• Le Mécanisme pour le Myanmar toque à la porte de Naypyidaw
    https://www.justiceinfo.net/fr/divers/45515-mecanisme-myanmar-toque-porte-naypyidaw.html

    Le nouvel organe de collecte de preuves des Nations unies sur les crimes internationaux au Myanmar, lancé il y a un an, a annoncé qu’il a commencé à partager des informations dans l’affaire du génocide des Rohingyas devant la Cour internationale de justice, y compris avec le gouvernement du Myanmar, dans l’espoir d’ouvrir une nouvelle porte.

    En l’absence de justice, le Mécanisme d’enquête indépendant pour le Myanmar (IIMM ou Mécanisme pour le Myanmar) a été mis en place pour recueillir et conserver des preuves en vue d’éventuels procès internationaux ou nationaux. Cependant, la Gambie, petit État d’Afrique de l’Ouest qui sort lui-même d’une dictature marquée par des violations des droits humains, a posé un acte historique en saisissant la Cour internationale de justice (CIJ) d’une plainte contre le (...)

    #Divers

  • The #Rohingya. A humanitarian emergency decades in the making

    The violent 2017 ouster of more than 700,000 Rohingya from Myanmar into Bangladesh captured the international spotlight, but the humanitarian crisis had been building for decades.

    In August 2017, Myanmar’s military launched a crackdown that pushed out hundreds of thousands of members of the minority Rohingya community from their homes in northern Rakhine State. Today, roughly 900,000 Rohingya live across the border in southern Bangladesh, in cramped refugee camps where basic needs often overwhelm stretched resources.

    The crisis has shifted from a short-term response to a protracted emergency. Conditions in the camps have worsened as humanitarian services are scaled back during the coronavirus pandemic. Government restrictions on refugees and aid groups have grown, along with grievances among local communities on the margins of a massive aid operation.

    The 2017 exodus was the culmination of decades of restrictive policies in Myanmar, which have stripped Rohingya of their rights over generations, denied them an identity, and driven them from their homes.

    Here’s an overview of the current crisis and a timeline of what led to it. A selection of our recent and archival reporting on the Rohingya crisis is available below.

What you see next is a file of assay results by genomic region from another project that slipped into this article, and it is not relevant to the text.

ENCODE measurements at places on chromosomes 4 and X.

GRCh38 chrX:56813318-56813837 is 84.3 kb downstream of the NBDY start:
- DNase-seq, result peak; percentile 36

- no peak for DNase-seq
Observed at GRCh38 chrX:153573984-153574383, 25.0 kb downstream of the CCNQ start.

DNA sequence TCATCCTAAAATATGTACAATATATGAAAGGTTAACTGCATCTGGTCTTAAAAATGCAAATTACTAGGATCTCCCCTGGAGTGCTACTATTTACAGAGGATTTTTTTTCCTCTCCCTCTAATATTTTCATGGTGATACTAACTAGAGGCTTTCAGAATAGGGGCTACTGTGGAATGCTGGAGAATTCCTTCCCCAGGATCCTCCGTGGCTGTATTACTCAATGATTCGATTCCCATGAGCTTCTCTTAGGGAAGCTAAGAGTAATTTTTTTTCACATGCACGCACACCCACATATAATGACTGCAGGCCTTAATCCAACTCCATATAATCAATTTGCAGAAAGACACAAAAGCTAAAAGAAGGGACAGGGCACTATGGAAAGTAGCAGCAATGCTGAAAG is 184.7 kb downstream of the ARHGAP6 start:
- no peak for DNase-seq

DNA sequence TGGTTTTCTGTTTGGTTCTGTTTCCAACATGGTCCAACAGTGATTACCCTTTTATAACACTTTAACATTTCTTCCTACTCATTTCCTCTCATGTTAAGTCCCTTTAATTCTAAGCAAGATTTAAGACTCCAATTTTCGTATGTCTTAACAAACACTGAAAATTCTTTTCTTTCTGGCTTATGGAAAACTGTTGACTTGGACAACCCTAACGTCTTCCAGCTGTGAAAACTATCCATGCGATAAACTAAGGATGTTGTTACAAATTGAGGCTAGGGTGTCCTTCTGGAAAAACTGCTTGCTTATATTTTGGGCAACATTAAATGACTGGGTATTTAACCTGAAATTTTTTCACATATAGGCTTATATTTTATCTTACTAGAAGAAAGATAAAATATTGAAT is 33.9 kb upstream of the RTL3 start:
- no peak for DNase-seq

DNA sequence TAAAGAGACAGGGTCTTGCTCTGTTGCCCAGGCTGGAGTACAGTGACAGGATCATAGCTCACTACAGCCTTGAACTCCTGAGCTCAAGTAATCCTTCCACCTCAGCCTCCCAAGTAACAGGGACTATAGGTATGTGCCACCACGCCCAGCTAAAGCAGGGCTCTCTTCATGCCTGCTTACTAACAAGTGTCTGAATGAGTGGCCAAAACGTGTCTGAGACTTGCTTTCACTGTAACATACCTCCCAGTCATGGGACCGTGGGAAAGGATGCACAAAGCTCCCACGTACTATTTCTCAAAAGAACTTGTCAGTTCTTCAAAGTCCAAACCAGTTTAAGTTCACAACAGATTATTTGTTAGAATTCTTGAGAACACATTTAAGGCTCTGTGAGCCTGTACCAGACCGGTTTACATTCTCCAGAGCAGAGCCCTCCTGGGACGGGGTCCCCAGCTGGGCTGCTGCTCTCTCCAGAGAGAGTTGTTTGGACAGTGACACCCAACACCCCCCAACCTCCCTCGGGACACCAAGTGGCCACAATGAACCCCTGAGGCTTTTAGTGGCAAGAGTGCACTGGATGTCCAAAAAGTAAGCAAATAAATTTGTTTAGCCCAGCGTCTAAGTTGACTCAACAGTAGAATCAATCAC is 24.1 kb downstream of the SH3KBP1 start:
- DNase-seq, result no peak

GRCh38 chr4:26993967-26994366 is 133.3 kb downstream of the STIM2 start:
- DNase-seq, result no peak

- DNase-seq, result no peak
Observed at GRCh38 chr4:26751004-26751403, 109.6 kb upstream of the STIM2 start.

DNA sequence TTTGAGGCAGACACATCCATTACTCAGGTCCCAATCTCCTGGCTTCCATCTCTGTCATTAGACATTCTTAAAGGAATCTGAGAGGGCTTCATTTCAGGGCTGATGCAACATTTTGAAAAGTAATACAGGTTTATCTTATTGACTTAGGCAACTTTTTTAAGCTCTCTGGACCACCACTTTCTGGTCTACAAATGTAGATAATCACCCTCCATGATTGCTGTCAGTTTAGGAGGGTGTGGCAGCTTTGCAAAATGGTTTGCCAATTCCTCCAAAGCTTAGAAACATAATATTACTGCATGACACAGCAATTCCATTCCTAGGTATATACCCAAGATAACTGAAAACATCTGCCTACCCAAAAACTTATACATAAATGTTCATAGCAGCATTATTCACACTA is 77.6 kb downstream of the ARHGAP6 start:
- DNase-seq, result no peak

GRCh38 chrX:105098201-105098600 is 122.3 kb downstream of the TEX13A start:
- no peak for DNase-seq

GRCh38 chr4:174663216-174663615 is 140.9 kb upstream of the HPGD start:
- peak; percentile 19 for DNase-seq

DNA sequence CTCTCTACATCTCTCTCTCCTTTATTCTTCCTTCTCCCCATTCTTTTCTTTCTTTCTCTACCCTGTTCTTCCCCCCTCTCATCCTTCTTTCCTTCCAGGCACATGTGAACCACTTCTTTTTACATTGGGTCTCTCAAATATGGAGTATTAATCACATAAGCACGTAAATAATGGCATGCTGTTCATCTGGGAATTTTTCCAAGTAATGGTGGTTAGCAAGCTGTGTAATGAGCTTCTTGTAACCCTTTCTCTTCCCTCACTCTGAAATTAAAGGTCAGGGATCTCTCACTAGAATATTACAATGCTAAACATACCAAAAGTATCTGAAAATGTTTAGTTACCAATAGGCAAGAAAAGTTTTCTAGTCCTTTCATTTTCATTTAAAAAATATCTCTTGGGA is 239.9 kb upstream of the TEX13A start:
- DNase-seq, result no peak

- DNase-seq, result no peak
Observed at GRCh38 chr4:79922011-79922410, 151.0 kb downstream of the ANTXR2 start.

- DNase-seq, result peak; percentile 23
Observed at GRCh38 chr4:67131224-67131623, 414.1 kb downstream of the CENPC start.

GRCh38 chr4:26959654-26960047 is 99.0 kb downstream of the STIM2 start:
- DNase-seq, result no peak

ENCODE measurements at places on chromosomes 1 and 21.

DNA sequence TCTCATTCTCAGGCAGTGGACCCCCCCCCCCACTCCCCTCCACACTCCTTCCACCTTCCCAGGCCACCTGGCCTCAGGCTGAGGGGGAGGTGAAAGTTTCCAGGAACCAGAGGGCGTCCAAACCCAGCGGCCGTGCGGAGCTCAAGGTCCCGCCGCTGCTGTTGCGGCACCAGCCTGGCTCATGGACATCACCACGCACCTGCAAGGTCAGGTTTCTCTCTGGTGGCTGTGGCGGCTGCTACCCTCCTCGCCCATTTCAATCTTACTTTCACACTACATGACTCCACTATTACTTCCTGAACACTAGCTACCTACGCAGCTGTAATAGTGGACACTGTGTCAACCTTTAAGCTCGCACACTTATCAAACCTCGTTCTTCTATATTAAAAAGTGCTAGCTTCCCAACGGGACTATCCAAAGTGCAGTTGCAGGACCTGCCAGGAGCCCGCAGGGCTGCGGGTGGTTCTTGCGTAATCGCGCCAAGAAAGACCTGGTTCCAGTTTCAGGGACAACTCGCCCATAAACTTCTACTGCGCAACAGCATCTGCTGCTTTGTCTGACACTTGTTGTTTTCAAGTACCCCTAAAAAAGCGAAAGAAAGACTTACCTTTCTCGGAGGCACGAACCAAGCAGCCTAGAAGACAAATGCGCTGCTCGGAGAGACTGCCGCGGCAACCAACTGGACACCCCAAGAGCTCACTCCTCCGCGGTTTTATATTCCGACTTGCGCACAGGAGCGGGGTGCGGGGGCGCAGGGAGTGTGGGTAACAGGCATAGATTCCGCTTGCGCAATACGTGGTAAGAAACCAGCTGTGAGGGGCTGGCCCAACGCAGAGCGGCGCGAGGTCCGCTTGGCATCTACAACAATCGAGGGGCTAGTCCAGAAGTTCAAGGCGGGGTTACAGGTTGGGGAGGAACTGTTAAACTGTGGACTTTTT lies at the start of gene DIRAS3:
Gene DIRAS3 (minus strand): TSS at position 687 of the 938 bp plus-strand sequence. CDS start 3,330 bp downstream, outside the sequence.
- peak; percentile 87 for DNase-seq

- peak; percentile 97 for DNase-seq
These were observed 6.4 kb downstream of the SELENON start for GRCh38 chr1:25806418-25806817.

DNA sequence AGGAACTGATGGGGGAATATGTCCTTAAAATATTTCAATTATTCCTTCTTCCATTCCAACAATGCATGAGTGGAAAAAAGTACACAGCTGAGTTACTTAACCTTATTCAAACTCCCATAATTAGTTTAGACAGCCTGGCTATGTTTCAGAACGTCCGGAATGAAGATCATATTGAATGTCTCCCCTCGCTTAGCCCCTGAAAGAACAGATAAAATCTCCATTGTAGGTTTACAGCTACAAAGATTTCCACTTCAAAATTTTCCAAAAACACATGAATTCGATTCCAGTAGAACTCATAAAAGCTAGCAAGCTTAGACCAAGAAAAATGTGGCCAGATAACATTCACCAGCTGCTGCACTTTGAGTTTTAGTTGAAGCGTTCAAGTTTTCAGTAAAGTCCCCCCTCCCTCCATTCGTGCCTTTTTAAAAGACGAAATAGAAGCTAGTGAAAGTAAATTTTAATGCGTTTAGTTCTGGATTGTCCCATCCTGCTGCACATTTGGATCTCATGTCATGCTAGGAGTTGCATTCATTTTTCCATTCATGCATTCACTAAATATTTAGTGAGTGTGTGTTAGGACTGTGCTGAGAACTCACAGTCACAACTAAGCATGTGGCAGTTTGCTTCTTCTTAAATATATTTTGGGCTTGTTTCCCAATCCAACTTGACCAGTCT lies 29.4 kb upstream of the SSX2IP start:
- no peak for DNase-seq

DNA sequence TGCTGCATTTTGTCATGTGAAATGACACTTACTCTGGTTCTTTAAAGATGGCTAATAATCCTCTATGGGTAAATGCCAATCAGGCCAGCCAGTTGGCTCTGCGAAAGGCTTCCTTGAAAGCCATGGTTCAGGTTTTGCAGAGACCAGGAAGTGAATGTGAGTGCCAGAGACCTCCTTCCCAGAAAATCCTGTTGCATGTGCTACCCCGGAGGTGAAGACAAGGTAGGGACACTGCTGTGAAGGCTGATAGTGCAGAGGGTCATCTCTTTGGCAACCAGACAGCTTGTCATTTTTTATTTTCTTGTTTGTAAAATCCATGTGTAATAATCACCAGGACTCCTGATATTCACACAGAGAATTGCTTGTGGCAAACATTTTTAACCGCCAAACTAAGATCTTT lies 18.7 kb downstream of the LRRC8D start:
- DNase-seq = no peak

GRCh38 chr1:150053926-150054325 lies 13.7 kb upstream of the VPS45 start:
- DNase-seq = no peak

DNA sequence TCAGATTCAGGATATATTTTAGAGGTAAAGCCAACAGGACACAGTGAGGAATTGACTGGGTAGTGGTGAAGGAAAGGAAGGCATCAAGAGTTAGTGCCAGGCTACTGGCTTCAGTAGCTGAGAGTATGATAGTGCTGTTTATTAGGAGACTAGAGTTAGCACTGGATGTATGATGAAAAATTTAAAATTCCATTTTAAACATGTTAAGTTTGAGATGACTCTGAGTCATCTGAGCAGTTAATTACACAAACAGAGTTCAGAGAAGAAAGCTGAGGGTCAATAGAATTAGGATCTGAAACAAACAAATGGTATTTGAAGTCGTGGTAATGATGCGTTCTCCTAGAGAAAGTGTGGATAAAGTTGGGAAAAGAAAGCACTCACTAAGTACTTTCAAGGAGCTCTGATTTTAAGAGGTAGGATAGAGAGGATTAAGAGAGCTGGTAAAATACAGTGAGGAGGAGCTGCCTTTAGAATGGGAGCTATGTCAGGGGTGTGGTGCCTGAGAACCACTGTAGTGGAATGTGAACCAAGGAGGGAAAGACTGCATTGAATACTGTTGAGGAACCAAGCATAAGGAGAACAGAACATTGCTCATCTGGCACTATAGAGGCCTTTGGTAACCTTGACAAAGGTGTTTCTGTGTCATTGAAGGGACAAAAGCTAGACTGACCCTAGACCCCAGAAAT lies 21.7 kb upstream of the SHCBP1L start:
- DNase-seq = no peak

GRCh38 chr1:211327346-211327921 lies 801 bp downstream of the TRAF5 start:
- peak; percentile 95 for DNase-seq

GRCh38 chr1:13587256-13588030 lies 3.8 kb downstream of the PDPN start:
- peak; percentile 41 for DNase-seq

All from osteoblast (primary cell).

Who are the Rohingya?

    The Rohingya are a mostly Muslim minority in western Myanmar’s Rakhine State. Rohingya say they are native to the area, but in Myanmar they are largely viewed as illegal immigrants from neighbouring Bangladesh.

    Myanmar’s government does not consider the Rohingya one of the country’s 135 officially recognised ethnic groups. Over decades, government policies have stripped Rohingya of citizenship and enforced an apartheid-like system where they are isolated and marginalised.
    How did the current crisis unfold?

    In October 2016, a group of Rohingya fighters calling itself the Arakan Rohingya Salvation Army, or ARSA, staged attacks on border posts in northern Rakhine State, killing nine border officers and four soldiers. Myanmar’s military launched a crackdown, and 87,000 Rohingya civilians fled to Bangladesh over the next year.

    A month earlier, Myanmar’s de facto leader, Aung San Suu Kyi, had set up an advisory commission chaired by former UN secretary-general Kofi Annan to recommend a path forward in Rakhine and ease tensions between the Rohingya and ethnic Rakhine communities.

    On 24 August 2017, the commission issued its final report, which included recommendations to improve development in the region and tackle questions of citizenship for the Rohingya. Within hours, ARSA fighters again attacked border security posts.

    Myanmar’s military swept through the townships of northern Rakhine, razing villages and driving away civilians. Hundreds of thousands of Rohingya fled to Bangladesh in the ensuing weeks. They brought with them stories of burnt villages, rape, and killings at the hands of Myanmar’s military and groups of ethnic Rakhine neighbours. The refugee settlements of southern Bangladesh now have a population of roughly 900,000 people, including previous generations of refugees.

    What has the international community said?